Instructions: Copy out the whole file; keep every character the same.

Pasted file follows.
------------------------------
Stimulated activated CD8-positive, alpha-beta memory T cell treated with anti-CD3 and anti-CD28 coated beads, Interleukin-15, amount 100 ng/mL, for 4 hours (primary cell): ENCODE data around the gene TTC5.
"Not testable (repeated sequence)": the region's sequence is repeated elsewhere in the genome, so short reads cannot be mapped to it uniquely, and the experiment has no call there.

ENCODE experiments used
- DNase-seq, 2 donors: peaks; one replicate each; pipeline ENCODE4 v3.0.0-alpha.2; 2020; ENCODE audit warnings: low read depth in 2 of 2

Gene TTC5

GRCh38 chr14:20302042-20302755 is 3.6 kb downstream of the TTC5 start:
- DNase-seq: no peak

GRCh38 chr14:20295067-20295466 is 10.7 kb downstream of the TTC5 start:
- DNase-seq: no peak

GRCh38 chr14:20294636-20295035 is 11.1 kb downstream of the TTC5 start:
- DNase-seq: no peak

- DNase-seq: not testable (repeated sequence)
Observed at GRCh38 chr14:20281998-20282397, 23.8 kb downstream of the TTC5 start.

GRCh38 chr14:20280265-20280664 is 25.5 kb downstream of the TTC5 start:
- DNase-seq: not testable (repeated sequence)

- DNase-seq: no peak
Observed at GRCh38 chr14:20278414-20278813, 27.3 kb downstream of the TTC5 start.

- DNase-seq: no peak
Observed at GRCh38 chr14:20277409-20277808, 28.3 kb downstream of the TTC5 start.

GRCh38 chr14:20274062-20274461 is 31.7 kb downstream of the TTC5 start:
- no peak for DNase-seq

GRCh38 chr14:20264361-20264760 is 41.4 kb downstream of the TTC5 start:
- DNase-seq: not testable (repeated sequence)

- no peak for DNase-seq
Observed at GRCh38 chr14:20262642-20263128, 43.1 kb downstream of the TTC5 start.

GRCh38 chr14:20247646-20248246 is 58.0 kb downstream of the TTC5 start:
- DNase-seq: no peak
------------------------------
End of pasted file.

Stimulated activated CD8-positive, alpha-beta memory T cell treated with anti-CD3 and anti-CD28 coated beads, Interleukin-15, amount 100 ng/mL, for 4 hours (primary cell): ENCODE data around the gene TTC5.
"Not testable (repeated sequence)": the region's sequence is repeated elsewhere in the genome, so short reads cannot be mapped to it uniquely, and the experiment has no call there.

ENCODE experiments used
- DNase-seq, 2 donors: peaks; one replicate each; pipeline ENCODE4 v3.0.0-alpha.2; 2020; ENCODE audit warnings: low read depth in 2 of 2

Gene TTC5

GRCh38 chr14:20302042-20302755 is 3.6 kb downstream of the TTC5 start:
- DNase-seq: no peak

GRCh38 chr14:20295067-20295466 is 10.7 kb downstream of the TTC5 start:
- DNase-seq: no peak

GRCh38 chr14:20294636-20295035 is 11.1 kb downstream of the TTC5 start:
- DNase-seq: no peak

- DNase-seq: not testable (repeated sequence)
Observed at GRCh38 chr14:20281998-20282397, 23.8 kb downstream of the TTC5 start.

GRCh38 chr14:20280265-20280664 is 25.5 kb downstream of the TTC5 start:
- DNase-seq: not testable (repeated sequence)

- DNase-seq: no peak
Observed at GRCh38 chr14:20278414-20278813, 27.3 kb downstream of the TTC5 start.

- DNase-seq: no peak
Observed at GRCh38 chr14:20277409-20277808, 28.3 kb downstream of the TTC5 start.

GRCh38 chr14:20274062-20274461 is 31.7 kb downstream of the TTC5 start:
- no peak for DNase-seq

GRCh38 chr14:20264361-20264760 is 41.4 kb downstream of the TTC5 start:
- DNase-seq: not testable (repeated sequence)

- no peak for DNase-seq
Observed at GRCh38 chr14:20262642-20263128, 43.1 kb downstream of the TTC5 start.

GRCh38 chr14:20247646-20248246 is 58.0 kb downstream of the TTC5 start:
- DNase-seq: no peak